Famous atheist philosopher lightly disses me. (Awesome.)

Well, I guess I should be happy that a philosopher of Stephen Law’s  stature (Senior lecturer at Heythrop College in the University of London, and editor of philosophical journal Think.)  should feel obliged to respond to my criticisms of his arguments against the existence of God in his debate with Dr. Craig. However, his response, in my mind, leaves room for doubt whether he’s even understood his own evil-god argument and the burden that falls on him to show why it’s coherent.

Stephen says:

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BTW just posted this on Randal Rauser’s blog. It’s relevant to John’s [me] extraordinarily persistent misunderstanding of my argument.

“When faced with the evidential problems of good and evil, Craig just got super-skeptical. What we see around us gives us not the *slightest* reason to suppose there’s no all-powerful, all-evil God. Yeh, right!

Yet, before they see the implications, Christians almost invariably do agree that evil god is a non-starter on the basis of what they observe around them (I should have done a straw poll on the night, early on).

Only when it dawns on them what the implications of this are do they suddenly get extraordinarily sceptical. That degree of highly-implausible skepticism requires a really good supporting argument. You can’t just assert it’s true. And we didn’t get one on the night.”

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Actually, I don’t see anything here that leads me to believe I’ve misunderstood Stephen’s evil-god argument at all.

Stephen is really just saying that the existence of evil and suffering in the world makes it more plausible than not that a good God doesn’t exist.

Suffice to say, goading him into giving reasons as to why he believes a good God cannot have morally sufficient reasons for allowing suffering and evil to exist fell on deaf ears.

All he’s really saying in the above response is that “Christians almost invariably do agree that evil god is a non-starter on the basis of what they observe around them” and therefore the same arguments used to validate a good god can be used to do the same for an evil God, rendering both concepts equally plausible, and therefore implausible.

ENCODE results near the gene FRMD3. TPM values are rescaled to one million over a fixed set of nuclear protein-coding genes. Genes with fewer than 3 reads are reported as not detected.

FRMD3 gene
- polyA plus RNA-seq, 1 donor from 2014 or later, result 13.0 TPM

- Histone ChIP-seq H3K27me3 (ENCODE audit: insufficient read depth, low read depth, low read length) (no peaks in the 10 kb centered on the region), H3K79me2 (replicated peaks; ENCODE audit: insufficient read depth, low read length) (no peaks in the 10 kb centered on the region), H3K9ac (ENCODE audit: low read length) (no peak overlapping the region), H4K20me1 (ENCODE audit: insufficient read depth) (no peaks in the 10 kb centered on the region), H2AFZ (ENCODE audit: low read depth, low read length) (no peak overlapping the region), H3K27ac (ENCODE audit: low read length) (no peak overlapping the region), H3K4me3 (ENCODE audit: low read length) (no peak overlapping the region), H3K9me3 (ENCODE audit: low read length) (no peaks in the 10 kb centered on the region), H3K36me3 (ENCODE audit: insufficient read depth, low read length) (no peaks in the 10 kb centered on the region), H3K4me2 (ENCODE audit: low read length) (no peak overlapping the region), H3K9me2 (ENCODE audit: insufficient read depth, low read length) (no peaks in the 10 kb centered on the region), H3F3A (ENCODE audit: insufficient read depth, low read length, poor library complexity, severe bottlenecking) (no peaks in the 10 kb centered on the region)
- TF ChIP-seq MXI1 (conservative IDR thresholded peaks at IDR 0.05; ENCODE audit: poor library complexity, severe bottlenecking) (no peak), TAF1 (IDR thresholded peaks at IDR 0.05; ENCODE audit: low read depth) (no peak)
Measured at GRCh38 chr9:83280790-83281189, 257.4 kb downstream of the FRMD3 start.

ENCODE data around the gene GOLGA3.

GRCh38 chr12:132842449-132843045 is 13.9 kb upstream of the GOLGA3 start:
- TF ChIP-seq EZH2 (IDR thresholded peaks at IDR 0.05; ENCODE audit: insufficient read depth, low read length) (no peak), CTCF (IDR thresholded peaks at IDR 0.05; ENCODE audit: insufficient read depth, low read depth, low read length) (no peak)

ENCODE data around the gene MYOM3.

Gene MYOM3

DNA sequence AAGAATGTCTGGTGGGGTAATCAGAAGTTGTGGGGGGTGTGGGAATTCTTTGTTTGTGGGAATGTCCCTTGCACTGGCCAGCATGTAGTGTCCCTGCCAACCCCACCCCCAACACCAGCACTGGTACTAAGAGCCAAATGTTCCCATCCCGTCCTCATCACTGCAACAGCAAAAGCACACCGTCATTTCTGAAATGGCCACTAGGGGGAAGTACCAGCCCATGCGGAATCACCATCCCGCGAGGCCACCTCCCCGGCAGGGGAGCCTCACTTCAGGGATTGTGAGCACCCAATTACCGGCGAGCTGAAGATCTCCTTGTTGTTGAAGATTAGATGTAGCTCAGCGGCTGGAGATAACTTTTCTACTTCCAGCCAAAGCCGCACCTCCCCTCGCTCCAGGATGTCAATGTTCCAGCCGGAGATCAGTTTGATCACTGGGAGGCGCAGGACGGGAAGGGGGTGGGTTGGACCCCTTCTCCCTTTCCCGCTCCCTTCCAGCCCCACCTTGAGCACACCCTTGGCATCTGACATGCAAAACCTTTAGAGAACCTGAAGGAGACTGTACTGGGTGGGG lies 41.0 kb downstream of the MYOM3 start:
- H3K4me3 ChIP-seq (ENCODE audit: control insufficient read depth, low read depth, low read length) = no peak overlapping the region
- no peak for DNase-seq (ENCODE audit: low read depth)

Problem is, it doesn’t matter if some “Christians” believed what they observe around them proves an evil god cannot exist”, what matters is that NO theologian, and certainly not Dr. Craig, believes this.

The moral character of God cannot be ascertained by looking at the good and evil in the world. So, the evil in the world cannot be used as evidence that a good God cannot exist. In fact, it’s even arguable that, absent revelation, there’s any reason to think God is good.

Although there may be various philosophical reasons for believing God is good –like the anti-Manichaeism view of good and evil which claims evil is the privation of good, making evil ontologically posterior to good; or the belief that good is a great-making property and is therefore more likely to be, as opposed to evil, a property of God, and so forth– the best reason, however, that leads Christians to believe God is good is Jesus of Nazareth. If Jesus did in fact resurrect, an event which I believe there is good evidence for, then this validates the character of the God he was revealing.

While the resurrection was one of Dr. Craig’s opening arguments, it was left scarcely touched by Stephen.

Some anonymous atheist summarized Stephen’s over-all position quite succintly:

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“[I]t seems clear to me that law’s argument is that all the argumentation used by theists in favor of their god can just as easily be used to argue for the existence of an evil god. Therefore, even if their arguments were valid, it would not necessarily lead to their belief system at all. If theodicy is meant to explain why evil can exist in a good world (which seems to be a challenge), then by all means one can with just as much justification, claim that any alleged supernatural event, from the resurrection, or even the mormon plates as someone mentioned, could easily be created by an evil god intent on causing humans pain, frustration and empty hope.”

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Needless to say, it’s quite laughable to determine that someone who’s suddenly faced with a resurrection event, and who was previously agnostic of God’s moral character, will find it reasonable to conclude that an evil-god is just as likely as the God whom the  resurrected individual was actually revealing.

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Posted on October 25, 2011, in apologetics, Religion, science and tagged , . Bookmark the permalink. Leave a comment.

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